Crunchy local cukes and sliced onions in a potent bath of vinegar and water with salt and pepper is the perfect accompaniment to all summer food, as far as I am concerned. The flavor of the freshest mild-skinned early season cucumbers against a headstrong vinegary backdrop awakens the palate and provokes a deeply familiar taste of childhood that brings me right back to the dining room table at my Grandma’s farmhouse. My only addition to this simple recipe-less side from my past is a fluttering electric frizz of fresh dill just picked from the garden and snipped on top. Added sensory bonus: if you bring the leftovers to work and the container opens in your bag, you can smell/smell like the summery parfum of vinegar, onions and dill all day long!
My garden and the farmer’s market are booming juicy ripe tomatoes. We have been enjoying tomatoes with reckless abandon with simple preparation: in BLT’s, in a caprese salad or sliced on their own. Another delicious and simple preparation that honors a juicy tomato is this uncooked tomato pasta sauce that I tossed with hot whole grain spaghetti. It contained sliced and chopped tomatoes, two chopped sweet Italian peppers, a clove of garlic- minced, chopped flat leaf parsley, basil, and a few dashes of red wine vinegar and the tiniest drizzle of olive oil. I mixed up the sauce and left it raw, then tossed it with the pasta, cooked al dente. I topped it with fresh cracked pepper, a little salt and a ball of Buratta: fresh mozzarella with a creamy center, opened for scooping a spoonful on to each plate. The Burrata is a nice texture compromise between ricotta and regular fresh mozzarella and really made this lush. This was a fabulous summer pasta and an easy way to focus entire meal on tomatoes, raw and in their finest form: juicy and warm from the vine. Summer’s lease hath too short a date! Dig in! My recipe is a mash-up of recipes from Martha Stewart (here and here) and from a recipe from Bon Appetit, with the addition of Burrata from my own imagination.
After a break from blogging over the summer, I’ve decided to make shorter posts more the norm. I’ll be interested to hear what you think.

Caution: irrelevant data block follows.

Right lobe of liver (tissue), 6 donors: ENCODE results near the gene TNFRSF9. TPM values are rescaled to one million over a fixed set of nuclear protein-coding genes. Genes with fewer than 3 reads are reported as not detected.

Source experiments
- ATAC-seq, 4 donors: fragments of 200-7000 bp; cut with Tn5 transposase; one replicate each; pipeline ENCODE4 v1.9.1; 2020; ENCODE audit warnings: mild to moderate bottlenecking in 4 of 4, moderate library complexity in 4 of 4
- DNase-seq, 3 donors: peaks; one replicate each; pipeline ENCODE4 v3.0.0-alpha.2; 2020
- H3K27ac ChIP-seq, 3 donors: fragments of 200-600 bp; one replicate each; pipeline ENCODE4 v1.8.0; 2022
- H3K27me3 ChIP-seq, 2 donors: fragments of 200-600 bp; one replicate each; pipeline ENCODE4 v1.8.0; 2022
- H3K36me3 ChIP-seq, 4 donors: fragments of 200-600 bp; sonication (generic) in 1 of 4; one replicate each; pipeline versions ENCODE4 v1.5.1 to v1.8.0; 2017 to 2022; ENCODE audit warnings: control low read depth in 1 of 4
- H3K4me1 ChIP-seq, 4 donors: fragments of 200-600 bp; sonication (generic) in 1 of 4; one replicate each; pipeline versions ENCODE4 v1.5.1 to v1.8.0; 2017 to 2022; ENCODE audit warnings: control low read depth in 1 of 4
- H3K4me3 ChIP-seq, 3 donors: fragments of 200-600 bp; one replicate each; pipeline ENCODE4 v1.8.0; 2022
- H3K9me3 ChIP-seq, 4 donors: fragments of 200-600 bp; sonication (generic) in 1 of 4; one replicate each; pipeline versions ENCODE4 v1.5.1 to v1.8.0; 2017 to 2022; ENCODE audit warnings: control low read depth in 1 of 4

Thanksgiving is only a few days away. I am looking forward to it! It will be our third year hosting my parents, in-laws and brother-in-law at our house. Thanksgiving traditions have varied and evolved throughout my life from being celebrated in October (in Canada) to having a large gathering at my parents house or Bjorn’s Aunt and Uncle’s to a smaller gathering at our house. This has become one of my favorite long weekends of the year being with both of our families, eating well, relaxing and having lots of laughs. Here is a peek at last year’s Thanksgiving preparation and the resulting meal. It is also a reliable preview of this year’s anticipated event. There will some tweaks to the menu to keep things interesting, but we’ll serve our most-loved standbys to make sure everyone get their favorite traditional Turkey Day dish.
1. Our home from the front, framed by a gorgeous golden-leafed maple tree. This year all of our leaves have fallen and have been raked and hauled away. We’ve become much more zen about raking and hauling leaves this year. It is a huge job, but we’re used to it, and we enjoy being outside in the fresh air and we love these gorgeous maples so much. It sure is nice to have a cleaned up yard before snowfall this year.
2. City Bread, drying out for stuffing. City Bread is my favorite rye bread from Winnipeg which made the bulk of our stuffing last year. We’re due to visit the ‘Peg, our freezer is empty!
3. Last year I brined the Turkey using this recipe from Macheesmo. Everyone reported the bird to be juicy and flavorful and despite concerns, I was pleased that I could still make a tasty gravy using the drippings. This year I am not brining the bird. Bjorn is brining a bone-in turkey breast that he will smoke, so I’m skipping that step since my roast turkey will play second fiddle. I wouldn’t roast a turkey, but we simply must so that we can make gravy!
4. Our little house from the back, again the maple leaves last year were gorgeous. This year, with the leaves down the focal point of this view of our house is the new roof, which is cottage red. I love it, but I’m waiting for some finishing work to be done in front before I post pictures.